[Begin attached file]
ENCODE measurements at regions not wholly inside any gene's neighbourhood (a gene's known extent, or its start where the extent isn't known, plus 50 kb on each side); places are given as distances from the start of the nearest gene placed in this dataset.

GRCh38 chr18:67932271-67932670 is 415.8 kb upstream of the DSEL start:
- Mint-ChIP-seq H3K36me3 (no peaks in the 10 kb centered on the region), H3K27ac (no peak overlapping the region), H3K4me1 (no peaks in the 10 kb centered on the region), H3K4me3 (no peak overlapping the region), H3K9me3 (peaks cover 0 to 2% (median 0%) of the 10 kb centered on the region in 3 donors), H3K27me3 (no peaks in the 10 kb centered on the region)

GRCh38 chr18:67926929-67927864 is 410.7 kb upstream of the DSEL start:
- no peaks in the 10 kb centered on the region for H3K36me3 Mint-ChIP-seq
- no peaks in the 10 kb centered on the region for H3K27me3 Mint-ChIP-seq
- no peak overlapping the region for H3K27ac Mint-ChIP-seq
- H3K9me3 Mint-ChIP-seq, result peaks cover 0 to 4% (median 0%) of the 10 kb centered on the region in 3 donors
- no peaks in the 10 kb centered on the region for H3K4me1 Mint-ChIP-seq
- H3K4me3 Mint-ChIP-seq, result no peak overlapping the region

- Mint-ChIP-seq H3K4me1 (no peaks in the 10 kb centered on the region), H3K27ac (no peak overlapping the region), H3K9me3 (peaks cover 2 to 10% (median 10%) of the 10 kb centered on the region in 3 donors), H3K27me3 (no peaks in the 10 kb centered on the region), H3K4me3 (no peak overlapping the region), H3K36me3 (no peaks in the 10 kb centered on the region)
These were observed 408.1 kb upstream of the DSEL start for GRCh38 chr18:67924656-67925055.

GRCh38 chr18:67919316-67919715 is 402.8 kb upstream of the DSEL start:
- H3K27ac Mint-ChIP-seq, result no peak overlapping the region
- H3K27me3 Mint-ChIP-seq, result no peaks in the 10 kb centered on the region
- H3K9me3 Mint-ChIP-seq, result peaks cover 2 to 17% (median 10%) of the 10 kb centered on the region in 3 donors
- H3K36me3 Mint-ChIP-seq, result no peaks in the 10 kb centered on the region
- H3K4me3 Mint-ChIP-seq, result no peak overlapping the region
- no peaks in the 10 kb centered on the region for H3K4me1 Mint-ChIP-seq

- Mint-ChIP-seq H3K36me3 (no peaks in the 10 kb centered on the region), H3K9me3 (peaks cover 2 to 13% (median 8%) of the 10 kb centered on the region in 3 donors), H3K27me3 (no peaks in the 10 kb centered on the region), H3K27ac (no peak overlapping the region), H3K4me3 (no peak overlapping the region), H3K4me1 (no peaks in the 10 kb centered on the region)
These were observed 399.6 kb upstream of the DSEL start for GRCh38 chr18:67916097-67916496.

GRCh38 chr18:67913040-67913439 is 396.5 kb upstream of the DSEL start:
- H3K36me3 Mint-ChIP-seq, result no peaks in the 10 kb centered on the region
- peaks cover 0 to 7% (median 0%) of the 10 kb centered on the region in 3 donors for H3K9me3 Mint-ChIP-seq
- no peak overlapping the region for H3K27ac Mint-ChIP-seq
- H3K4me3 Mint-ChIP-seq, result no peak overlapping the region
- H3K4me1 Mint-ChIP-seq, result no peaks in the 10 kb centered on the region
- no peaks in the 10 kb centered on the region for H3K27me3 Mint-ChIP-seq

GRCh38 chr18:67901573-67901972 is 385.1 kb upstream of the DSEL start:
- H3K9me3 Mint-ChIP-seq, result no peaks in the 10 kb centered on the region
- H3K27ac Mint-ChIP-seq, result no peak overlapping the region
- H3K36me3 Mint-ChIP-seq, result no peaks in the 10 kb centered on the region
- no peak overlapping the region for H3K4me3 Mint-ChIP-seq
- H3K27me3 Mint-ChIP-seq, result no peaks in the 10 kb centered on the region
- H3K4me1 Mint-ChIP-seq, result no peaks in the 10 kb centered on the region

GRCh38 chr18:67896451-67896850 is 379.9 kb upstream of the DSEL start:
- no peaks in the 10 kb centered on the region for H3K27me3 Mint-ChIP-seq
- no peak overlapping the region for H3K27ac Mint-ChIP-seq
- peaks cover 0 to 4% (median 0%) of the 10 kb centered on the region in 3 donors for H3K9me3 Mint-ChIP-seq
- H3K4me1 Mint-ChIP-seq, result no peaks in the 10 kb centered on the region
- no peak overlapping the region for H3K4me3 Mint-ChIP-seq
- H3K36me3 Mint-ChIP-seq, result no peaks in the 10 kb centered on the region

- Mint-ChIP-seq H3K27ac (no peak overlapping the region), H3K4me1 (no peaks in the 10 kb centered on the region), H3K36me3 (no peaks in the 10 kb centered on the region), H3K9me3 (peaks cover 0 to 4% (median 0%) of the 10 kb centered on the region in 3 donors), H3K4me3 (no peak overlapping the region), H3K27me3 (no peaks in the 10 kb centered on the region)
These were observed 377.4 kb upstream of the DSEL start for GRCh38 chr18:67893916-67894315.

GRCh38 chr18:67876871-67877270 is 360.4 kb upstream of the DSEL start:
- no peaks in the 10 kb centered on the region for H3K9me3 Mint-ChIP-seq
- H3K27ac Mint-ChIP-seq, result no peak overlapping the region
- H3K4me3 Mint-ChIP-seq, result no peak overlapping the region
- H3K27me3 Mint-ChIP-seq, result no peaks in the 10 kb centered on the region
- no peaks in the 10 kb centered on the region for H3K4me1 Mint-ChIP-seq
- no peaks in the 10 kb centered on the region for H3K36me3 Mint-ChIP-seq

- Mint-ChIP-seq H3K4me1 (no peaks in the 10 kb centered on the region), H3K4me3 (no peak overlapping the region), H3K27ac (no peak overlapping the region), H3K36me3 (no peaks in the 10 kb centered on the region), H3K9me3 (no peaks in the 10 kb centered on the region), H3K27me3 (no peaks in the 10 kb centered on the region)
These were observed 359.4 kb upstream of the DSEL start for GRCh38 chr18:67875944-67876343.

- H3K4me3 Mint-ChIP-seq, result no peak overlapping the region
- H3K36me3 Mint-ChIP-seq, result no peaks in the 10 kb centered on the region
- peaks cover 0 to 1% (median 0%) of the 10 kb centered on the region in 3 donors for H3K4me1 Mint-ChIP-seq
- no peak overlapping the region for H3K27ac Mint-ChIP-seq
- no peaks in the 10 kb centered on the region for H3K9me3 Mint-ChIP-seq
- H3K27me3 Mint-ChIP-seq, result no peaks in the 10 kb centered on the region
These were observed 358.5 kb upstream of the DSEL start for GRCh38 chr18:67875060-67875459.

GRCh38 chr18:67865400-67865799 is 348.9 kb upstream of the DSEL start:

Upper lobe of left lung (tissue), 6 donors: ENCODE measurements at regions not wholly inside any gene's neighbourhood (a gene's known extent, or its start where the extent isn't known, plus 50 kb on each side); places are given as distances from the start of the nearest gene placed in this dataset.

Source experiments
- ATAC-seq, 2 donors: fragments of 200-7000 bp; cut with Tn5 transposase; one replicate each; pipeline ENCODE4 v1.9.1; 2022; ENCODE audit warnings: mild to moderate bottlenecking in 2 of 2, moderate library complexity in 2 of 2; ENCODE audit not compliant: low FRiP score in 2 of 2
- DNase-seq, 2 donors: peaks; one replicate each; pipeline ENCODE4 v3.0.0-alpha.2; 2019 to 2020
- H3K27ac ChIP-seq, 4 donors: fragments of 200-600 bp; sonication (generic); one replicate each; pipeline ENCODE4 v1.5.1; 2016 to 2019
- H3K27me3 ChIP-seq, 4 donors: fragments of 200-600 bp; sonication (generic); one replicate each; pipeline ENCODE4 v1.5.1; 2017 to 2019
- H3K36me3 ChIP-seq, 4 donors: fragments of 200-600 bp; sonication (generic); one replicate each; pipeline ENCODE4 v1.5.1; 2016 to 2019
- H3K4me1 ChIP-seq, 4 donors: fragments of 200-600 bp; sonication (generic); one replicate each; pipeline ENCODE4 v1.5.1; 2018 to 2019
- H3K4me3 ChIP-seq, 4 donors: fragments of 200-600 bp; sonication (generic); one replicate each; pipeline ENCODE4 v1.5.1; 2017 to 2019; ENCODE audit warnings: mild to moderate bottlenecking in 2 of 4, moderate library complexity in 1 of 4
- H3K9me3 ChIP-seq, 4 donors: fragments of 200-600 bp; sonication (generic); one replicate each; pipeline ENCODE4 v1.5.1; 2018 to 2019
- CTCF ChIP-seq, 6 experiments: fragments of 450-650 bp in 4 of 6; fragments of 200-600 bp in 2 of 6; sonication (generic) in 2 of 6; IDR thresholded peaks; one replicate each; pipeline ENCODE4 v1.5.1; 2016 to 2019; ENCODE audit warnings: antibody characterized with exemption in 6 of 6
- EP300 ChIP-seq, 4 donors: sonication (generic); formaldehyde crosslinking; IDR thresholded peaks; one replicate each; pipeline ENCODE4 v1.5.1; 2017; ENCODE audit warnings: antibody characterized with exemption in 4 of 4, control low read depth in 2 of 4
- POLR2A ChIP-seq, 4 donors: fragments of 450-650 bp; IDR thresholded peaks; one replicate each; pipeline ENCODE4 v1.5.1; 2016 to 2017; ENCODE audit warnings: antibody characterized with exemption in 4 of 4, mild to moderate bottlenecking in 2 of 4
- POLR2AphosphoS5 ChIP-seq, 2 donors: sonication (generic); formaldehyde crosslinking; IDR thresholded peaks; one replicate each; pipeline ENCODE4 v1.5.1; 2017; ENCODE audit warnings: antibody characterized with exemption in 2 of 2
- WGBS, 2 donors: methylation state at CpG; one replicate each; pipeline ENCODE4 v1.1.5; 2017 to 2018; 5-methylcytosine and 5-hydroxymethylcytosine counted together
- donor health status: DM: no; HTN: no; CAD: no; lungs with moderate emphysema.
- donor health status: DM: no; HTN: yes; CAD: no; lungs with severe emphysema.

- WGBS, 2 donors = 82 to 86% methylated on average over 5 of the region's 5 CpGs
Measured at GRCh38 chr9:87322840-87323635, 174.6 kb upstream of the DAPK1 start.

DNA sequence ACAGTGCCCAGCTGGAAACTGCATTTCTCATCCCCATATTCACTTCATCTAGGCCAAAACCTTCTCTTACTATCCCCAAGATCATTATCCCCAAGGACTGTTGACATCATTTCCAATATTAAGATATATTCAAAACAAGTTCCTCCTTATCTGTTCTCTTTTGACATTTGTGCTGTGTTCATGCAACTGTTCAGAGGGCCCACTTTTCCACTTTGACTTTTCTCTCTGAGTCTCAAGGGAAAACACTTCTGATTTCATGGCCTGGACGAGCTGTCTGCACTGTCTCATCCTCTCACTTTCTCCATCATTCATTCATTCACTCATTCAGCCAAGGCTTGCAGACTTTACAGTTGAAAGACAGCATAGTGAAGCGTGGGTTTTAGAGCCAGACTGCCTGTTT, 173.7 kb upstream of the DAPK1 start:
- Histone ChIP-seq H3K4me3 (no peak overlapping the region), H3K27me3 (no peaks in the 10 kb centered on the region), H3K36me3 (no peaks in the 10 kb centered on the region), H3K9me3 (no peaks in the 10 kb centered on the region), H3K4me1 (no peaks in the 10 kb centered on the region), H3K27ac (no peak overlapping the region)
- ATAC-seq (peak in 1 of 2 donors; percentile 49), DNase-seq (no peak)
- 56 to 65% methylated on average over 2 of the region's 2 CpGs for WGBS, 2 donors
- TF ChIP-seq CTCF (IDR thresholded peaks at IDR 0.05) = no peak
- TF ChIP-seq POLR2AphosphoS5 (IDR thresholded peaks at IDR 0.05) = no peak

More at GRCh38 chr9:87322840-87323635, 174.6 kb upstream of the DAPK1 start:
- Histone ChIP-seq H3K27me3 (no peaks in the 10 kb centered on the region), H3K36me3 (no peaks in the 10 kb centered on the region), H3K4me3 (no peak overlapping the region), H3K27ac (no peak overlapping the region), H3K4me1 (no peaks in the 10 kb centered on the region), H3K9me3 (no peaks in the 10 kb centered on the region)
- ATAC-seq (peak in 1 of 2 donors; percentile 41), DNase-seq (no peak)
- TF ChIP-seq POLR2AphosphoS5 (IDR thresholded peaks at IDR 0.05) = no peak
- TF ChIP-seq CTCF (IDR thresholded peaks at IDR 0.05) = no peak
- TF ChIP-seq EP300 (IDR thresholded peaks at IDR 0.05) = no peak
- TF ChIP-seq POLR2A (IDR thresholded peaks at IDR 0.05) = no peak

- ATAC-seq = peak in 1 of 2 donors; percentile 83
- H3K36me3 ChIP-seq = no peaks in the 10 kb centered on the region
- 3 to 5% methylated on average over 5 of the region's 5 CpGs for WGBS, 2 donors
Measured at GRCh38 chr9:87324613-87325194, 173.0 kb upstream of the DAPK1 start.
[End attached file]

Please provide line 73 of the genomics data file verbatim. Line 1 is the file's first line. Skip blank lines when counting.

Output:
- EP300 ChIP-seq, 4 donors: sonication (generic); formaldehyde crosslinking; IDR thresholded peaks; one replicate each; pipeline ENCODE4 v1.5.1; 2017; ENCODE audit warnings: antibody characterized with exemption in 4 of 4, control low read depth in 2 of 4